The effects of intercontinental emission sources on European air pollution levels
- 1Norwegian Meteorological Institute, Oslo, Norway
- 2National Center for Atmospheric Research Boulder, Colorado, USA
- 3ECMWF (European Centre for Medium Range Forecast), Reading, UK
- 4University of Colorado Boulder, Colorado, USA
- 5NAGOYA-U, JAMSTEC, NIES, Nagoya, Japan
- 6Center for International Climate and Environmental Research (CICERO), Oslo, Norway
- 7Program in Atmospheric and Oceanic Sciences of Princeton University and NOAA Geophysical Fluid Dynamics Laboratory, Princeton, New Jersey, USA
- 8European Commission, Joint Research Centre, Ispra, Italy
- 9U.S. Environmental Protection Agency, Washington DC, USA
- 10Finnish Meteorological Institute, Sodankylä, Finland
Abstract. This study is based on model results from TF HTAP (Task Force on Hemispheric Transport of Air Pollution) phase II, in which a set of source receptor model experiments have been defined, reducing global (and regional) anthropogenic emissions by 20 % in different source regions throughout the globe, with the main focus on the year 2010. All the participating models use the same set of anthropogenic emissions. Comparisons of model results to measurements are shown for selected European surface sites and for ozone sondes, but the main focus here is on the contributions to European ozone levels from different world regions, and how and why these contributions differ depending on the model. We investigate the origins by use of a novel stepwise approach, combining simple tracer calculations and calculations of CO and O3. To highlight the differences, we analyse the vertical transects of the midlatitude effects from the 20 % emission reductions.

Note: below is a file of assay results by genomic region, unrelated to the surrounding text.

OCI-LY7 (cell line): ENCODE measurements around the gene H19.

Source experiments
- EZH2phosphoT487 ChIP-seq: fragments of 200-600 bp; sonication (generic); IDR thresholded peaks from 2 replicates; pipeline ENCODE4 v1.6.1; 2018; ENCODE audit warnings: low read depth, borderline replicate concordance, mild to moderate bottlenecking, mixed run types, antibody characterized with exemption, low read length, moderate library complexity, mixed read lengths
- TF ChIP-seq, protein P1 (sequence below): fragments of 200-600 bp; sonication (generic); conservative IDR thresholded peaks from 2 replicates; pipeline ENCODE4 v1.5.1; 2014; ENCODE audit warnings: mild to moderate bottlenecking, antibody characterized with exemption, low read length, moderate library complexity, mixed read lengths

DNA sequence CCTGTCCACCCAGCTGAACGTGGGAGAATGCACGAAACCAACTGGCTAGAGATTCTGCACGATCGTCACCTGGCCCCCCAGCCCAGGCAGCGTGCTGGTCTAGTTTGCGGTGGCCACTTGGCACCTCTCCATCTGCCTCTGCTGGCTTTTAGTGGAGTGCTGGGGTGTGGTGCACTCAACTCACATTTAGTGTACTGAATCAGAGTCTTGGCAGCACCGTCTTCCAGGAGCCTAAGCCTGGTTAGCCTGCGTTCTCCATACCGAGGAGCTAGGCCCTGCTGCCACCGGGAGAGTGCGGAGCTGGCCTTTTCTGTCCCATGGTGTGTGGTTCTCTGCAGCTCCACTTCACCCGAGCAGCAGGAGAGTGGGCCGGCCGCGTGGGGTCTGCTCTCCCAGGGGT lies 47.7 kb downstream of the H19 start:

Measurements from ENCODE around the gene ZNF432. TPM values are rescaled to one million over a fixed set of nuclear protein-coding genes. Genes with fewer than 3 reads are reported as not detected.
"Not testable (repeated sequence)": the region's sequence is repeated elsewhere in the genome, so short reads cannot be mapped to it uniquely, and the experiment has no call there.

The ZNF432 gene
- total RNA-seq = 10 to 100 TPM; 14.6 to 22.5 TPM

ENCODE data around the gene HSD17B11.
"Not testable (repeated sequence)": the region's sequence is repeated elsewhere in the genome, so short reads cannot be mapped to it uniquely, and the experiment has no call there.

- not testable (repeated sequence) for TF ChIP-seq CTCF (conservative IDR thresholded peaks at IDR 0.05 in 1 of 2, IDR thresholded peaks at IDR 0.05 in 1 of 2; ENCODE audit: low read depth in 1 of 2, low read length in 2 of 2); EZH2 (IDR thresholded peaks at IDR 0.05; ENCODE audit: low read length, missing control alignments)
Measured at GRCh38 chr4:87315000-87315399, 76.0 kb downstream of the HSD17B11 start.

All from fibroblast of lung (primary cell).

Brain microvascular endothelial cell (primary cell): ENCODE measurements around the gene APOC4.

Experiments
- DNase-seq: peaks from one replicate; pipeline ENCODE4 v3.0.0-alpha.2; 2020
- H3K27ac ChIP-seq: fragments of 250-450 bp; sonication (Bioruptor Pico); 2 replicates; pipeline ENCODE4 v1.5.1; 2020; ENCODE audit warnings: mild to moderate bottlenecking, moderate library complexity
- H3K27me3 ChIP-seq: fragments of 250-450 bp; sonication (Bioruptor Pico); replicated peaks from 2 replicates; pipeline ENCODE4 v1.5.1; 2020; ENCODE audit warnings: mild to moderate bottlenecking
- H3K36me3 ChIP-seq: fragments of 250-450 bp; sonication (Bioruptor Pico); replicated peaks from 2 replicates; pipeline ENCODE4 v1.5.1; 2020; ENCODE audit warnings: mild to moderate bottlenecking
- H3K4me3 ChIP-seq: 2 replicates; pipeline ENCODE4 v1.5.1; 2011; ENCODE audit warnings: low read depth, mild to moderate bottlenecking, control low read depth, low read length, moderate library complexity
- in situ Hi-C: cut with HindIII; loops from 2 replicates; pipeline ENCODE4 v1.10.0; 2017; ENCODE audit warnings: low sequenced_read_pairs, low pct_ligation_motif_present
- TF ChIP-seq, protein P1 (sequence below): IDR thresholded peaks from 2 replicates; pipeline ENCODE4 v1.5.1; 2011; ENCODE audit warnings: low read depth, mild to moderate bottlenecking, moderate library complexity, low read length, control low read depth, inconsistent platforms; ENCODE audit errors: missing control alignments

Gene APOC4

The spread in the model results increases from the simple CO tracer to CO and then to ozone as the complexity of the physical and chemical processes involved increase. As a result of non-linear ozone chemistry, the contributions from non-European relative to European sources are larger for ozone compared to the CO and the CO tracer. For annually averaged ozone the contributions from the rest of the world is larger than the effects from European emissions alone, with the largest contributions from North America and eastern Asia. There are also considerable contributions from other nearby regions to the east and from international shipping. The calculated contributions to European annual average ozone from other major source regions relative to all contributions from all major sources (RAIR – Relative Annual Intercontinental Response) have increased from 43 % in HTAP1 to 82 % in HTAP2. This increase is mainly caused by a better definition of Europe, with increased emissions outside of Europe relative to those in Europe, and by including a nearby non-European source for external-to-Europe regions. European contributions to ozone metrics reflecting human health and ecosystem damage, which mostly accumulated in the summer months, are larger than for annual ozone. Whereas ozone from European sources peaks in the summer months, the largest contributions from non-European sources are mostly calculated for the spring months, when ozone production over the polluted continents starts to increase, while at the same time the lifetime of ozone in the free troposphere is relatively long. At the surface, contributions from non-European sources are of similar magnitude for all European subregions considered, defined as TF HTAP receptor regions (north-western, south-western, eastern and south-eastern Europe).